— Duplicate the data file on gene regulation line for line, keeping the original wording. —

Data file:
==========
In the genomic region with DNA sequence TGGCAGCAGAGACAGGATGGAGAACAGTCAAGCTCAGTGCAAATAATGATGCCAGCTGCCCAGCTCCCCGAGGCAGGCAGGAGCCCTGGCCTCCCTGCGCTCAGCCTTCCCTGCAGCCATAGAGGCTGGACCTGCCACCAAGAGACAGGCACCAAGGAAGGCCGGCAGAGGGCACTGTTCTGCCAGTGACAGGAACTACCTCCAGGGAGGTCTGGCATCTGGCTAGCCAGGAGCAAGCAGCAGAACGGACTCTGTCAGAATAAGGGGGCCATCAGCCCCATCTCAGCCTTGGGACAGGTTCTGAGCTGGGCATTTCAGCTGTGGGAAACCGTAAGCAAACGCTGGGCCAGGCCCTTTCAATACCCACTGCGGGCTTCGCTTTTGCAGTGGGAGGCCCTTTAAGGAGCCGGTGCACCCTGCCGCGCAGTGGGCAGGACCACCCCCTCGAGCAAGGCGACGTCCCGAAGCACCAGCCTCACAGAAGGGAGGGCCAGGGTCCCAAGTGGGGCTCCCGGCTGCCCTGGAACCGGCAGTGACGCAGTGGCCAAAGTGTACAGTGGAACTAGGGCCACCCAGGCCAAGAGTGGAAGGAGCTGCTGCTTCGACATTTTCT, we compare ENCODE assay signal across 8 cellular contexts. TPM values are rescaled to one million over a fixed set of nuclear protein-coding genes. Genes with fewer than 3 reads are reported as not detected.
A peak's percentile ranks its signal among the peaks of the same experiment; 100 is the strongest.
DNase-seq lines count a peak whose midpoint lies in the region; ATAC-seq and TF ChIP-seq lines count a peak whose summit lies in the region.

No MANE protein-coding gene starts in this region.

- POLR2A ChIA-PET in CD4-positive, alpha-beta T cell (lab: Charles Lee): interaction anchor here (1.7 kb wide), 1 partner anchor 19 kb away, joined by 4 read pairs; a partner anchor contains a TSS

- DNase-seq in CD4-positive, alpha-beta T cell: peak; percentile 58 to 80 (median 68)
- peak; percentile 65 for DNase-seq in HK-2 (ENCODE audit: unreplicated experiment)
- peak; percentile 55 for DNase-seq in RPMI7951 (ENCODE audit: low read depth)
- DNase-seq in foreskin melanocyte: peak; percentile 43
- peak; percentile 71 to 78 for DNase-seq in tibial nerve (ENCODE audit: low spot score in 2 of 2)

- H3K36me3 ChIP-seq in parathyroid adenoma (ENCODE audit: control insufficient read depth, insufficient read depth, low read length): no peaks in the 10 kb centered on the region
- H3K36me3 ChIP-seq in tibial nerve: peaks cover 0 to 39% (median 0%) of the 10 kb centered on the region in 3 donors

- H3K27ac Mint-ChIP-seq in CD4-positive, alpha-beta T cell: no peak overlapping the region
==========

In the genomic region with DNA sequence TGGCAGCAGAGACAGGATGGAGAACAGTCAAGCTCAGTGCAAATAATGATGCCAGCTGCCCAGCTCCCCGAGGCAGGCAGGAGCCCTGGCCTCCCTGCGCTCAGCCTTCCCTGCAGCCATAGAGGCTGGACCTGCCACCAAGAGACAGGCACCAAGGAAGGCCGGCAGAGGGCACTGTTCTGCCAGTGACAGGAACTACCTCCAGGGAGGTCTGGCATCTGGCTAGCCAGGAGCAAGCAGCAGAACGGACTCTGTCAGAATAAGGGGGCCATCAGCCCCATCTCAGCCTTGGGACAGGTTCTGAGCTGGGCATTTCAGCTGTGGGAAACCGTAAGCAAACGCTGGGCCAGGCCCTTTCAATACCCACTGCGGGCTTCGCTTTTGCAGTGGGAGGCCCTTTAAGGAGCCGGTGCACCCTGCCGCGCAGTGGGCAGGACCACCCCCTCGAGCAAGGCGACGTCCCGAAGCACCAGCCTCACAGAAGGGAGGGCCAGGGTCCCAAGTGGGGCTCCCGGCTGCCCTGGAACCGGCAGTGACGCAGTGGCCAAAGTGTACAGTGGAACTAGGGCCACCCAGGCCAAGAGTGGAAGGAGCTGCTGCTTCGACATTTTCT, we compare ENCODE assay signal across 8 cellular contexts. TPM values are rescaled to one million over a fixed set of nuclear protein-coding genes. Genes with fewer than 3 reads are reported as not detected.
A peak's percentile ranks its signal among the peaks of the same experiment; 100 is the strongest.
DNase-seq lines count a peak whose midpoint lies in the region; ATAC-seq and TF ChIP-seq lines count a peak whose summit lies in the region.

No MANE protein-coding gene starts in this region.

- POLR2A ChIA-PET in CD4-positive, alpha-beta T cell (lab: Charles Lee): interaction anchor here (1.7 kb wide), 1 partner anchor 19 kb away, joined by 4 read pairs; a partner anchor contains a TSS

- DNase-seq in CD4-positive, alpha-beta T cell: peak; percentile 58 to 80 (median 68)
- peak; percentile 65 for DNase-seq in HK-2 (ENCODE audit: unreplicated experiment)
- peak; percentile 55 for DNase-seq in RPMI7951 (ENCODE audit: low read depth)
- DNase-seq in foreskin melanocyte: peak; percentile 43
- peak; percentile 71 to 78 for DNase-seq in tibial nerve (ENCODE audit: low spot score in 2 of 2)

- H3K36me3 ChIP-seq in parathyroid adenoma (ENCODE audit: control insufficient read depth, insufficient read depth, low read length): no peaks in the 10 kb centered on the region
- H3K36me3 ChIP-seq in tibial nerve: peaks cover 0 to 39% (median 0%) of the 10 kb centered on the region in 3 donors

- H3K27ac Mint-ChIP-seq in CD4-positive, alpha-beta T cell: no peak overlapping the region